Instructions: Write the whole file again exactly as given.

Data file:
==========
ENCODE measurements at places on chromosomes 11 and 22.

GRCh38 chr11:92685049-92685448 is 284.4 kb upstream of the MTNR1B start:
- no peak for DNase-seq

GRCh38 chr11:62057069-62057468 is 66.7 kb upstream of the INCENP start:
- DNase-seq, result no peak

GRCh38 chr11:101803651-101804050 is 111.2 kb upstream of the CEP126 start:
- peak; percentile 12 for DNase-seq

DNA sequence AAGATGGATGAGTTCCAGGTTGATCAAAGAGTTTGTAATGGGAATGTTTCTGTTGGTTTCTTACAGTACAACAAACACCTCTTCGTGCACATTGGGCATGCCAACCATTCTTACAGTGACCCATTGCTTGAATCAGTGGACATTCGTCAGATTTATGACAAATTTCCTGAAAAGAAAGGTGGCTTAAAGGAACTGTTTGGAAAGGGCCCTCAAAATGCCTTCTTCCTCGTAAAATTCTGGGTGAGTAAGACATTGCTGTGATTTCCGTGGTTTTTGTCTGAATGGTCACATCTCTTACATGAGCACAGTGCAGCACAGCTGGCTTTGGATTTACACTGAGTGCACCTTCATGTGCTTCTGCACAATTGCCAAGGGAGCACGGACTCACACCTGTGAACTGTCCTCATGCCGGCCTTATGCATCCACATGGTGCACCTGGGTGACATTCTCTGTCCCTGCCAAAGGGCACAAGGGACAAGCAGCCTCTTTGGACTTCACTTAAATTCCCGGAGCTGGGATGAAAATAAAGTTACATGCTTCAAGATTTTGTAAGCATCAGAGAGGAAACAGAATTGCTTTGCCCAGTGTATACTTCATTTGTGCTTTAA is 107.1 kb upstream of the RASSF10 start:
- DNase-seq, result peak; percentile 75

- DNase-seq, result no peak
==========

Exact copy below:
ENCODE measurements at places on chromosomes 11 and 22.

GRCh38 chr11:92685049-92685448 is 284.4 kb upstream of the MTNR1B start:
- no peak for DNase-seq

GRCh38 chr11:62057069-62057468 is 66.7 kb upstream of the INCENP start:
- DNase-seq, result no peak

GRCh38 chr11:101803651-101804050 is 111.2 kb upstream of the CEP126 start:
- peak; percentile 12 for DNase-seq

DNA sequence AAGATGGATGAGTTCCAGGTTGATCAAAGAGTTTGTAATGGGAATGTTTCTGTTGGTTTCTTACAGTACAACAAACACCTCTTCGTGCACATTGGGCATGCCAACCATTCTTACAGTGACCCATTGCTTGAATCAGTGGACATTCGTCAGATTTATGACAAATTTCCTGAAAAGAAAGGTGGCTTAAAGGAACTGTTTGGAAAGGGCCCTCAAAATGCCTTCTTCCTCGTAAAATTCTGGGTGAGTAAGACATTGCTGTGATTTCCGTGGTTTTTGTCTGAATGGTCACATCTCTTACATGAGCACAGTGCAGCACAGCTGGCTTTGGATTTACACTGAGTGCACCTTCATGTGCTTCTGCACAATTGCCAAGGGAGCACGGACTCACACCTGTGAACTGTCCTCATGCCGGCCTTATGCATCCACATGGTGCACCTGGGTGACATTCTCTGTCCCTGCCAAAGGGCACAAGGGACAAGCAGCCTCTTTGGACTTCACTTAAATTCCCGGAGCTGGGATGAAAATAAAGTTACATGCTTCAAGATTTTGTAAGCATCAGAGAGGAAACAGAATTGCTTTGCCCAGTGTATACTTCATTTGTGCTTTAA is 107.1 kb upstream of the RASSF10 start:
- DNase-seq, result peak; percentile 75

- DNase-seq, result no peak